FamilySearch Pictures and Sources: Using the Facelift

Changes in FamilySearch’s user interface spawned new research efforts when sources transfer easily from software to social ware (FamilySearch) for accuracy and depth in ancestral research.

Little inspired me to try FamilySearch for research and posting outside of their LDS-specific uses in ages. As such, I did not keep up with changes until the last two months. Initially, the information I really wanted to review was on, After becoming spoiled by’s instant abilities, I waited while FamilySearch brought their collections “up to code” with the monolith.

For any researcher, the sources are what turns cute family stories into real family history. Pictures (now ubiquitous and essential to Internet life) are easily uploaded and connected to ancestors. Instead of image-less names, dates, and places, uploaded pictures and stories make lives of the dead.

Any information taken out of context is easily misinterpreted, or misrepresented. Although reaching back to the past does not guarantee “accuracy in reporting,” meat on the bones (stories, pictures, and the daily stuff that is often relegated of being no importance to the person at the time) is important in sparking interest for the instant Internet and media-based generation, often a hundred or more years ahead of what someone once thought of as “boring.”

Outside of and including historical professorships, history is bigger and bigger business. Applied and marketable history is not a bad thing and teaches faster than monographs. While considered the standard for “serious” research, unless there is a connection to a direct past event, why read the monograph?

Adding applicable, accessible, and non-copyright restrictive photos and basic source materials gives a reason to review a historic monograph. Consider family history or genealogy as “front lines” history when trying to teach the subject.

Document Yourself: Genealogy for Beginners

Associates keep asking me how to start their family history. This reply may be so basic that I do not wish to sound obvious, but start with yourself and move backwards. A lot of people understand the conceptual “going backwards” part, but the starting with yourself leaves them with non-connecting looks.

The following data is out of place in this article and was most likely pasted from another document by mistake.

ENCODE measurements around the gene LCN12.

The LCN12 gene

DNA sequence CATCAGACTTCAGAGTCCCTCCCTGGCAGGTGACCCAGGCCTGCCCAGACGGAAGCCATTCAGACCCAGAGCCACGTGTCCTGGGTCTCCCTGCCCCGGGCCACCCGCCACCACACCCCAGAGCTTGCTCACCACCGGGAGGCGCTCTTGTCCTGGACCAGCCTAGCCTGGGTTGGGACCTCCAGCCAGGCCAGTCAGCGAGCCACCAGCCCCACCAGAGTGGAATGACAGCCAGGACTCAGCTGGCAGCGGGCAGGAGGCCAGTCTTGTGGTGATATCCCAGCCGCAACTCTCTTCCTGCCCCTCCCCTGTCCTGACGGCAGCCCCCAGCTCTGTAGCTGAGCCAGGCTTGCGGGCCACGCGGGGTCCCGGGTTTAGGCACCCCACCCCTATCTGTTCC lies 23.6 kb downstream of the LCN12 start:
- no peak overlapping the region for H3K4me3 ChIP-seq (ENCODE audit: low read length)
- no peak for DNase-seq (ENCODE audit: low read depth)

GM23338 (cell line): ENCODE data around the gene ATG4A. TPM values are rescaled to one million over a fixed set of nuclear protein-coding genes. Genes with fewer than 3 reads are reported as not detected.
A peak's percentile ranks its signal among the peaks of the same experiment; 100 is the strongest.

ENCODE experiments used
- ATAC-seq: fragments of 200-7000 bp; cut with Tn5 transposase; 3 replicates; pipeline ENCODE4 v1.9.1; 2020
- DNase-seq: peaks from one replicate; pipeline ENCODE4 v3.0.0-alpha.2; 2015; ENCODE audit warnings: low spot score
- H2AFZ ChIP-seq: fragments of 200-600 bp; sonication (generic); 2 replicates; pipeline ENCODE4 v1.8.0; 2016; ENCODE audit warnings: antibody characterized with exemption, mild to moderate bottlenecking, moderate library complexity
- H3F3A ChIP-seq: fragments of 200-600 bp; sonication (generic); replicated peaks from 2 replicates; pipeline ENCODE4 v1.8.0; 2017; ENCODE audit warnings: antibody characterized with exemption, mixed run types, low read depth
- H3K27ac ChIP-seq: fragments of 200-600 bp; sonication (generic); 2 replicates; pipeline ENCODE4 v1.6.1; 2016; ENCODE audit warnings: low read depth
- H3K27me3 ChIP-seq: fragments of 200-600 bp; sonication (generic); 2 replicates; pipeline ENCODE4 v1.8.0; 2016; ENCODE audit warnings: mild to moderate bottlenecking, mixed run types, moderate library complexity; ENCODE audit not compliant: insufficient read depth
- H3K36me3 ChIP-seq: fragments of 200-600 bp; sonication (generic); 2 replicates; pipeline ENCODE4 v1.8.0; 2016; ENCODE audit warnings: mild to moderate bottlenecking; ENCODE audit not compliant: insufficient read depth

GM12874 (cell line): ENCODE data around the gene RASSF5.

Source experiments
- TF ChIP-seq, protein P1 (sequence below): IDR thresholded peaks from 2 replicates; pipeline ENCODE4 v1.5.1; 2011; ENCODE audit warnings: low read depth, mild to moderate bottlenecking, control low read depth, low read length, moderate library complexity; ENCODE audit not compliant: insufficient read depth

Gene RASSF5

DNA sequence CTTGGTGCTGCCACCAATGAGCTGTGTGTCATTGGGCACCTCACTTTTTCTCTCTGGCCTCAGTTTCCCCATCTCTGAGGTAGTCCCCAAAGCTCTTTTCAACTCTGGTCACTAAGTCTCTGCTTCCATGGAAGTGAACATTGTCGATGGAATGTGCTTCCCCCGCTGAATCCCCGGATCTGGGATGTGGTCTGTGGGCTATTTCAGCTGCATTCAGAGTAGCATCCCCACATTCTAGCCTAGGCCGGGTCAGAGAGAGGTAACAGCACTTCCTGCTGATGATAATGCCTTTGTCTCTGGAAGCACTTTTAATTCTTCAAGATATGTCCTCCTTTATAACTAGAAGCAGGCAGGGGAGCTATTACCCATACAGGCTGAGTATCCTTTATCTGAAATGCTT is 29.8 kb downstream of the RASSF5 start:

Think of your living space, and/or that of your parents or children. Think of where you work, where you shop, go to Church (if applicable), pay taxes, and everything else. What are the basic records found at each location? What are the major events in your life? Has anything in your life ever cost more than $1,000 (US)? Then there should be some sort of documentation for it, and it probably was a big deal when the purchase happened such as for a house, a car, school, a birth, etc.

Although papers are important, there are many stories that pass down through generations without papers. Sometimes, unless there is a specific need for a paper’s creation, major events do not receive record. But, start with what you have. A) Anything that is paper that has your name on it, which is from an official source of some sort is worth looking at. Driver’s licenses are not paper, exactly, anymore, but they also count.

General guidelines (not the professional standard, but things that I look for when gathering basic documents):

  • Name or variant of name
  • Location or institution of some sort (State of Illinois, Carnegie Mellon University, Holy Cross Hospital*, Department of Defense, Our Father Lutheran Church*- *some of these locations may or may not exist. These are given simply for hypothetical purposes only)
  • Numbers (date, or identifying number of any sort)
  • Anything that looks official or pertinent.

Some items may look official and be complete fluff. Other items could be small or odd shapes, and those are the ones to keep track of carefully as there is usually only one of them in the world. The archivist in me does not want to make copies of items due to light damage, but sometimes only surviving copies ARE the only thing that survives. Not everything is on 100-year microfilm or gold archival-quality DVDs. Scanning helps, but it takes effort to up-date formats. Possibly the hardest thing about family history is that there is no way ever to say that it is done (save Deity says it) and finished due to updating formats for documents alone.  

However, start smaller.  Look around the house. Notice what is on the walls. Pictures are documents in their own right in many cases. Although photoshop works wonders, most people are not about to try to break into your house to steal a 100-year-old picture of Great Aunt Susie to digitally craft something or someone else in there. Despite Hollywood, most people’s families really are not that interesting to anyone outside of their family, if even to them. So work on it in bits and pieces.

Organize the items first by surname, and then by generation. When you deal with much larger quantities of family members, then separation into geographic locations is a better idea. If all of your family documents fit into either a single 2″ binder or a single-drawer file box, then organization by surname is not a bad effort or method entirely.

Make the record of yourself. You think that you are not interesting? Try writing your story and then read it back to yourself out loud. If you need to, read it to a friend or family member. You will be surprised what happens when importance and weight come into play from another’s opinion.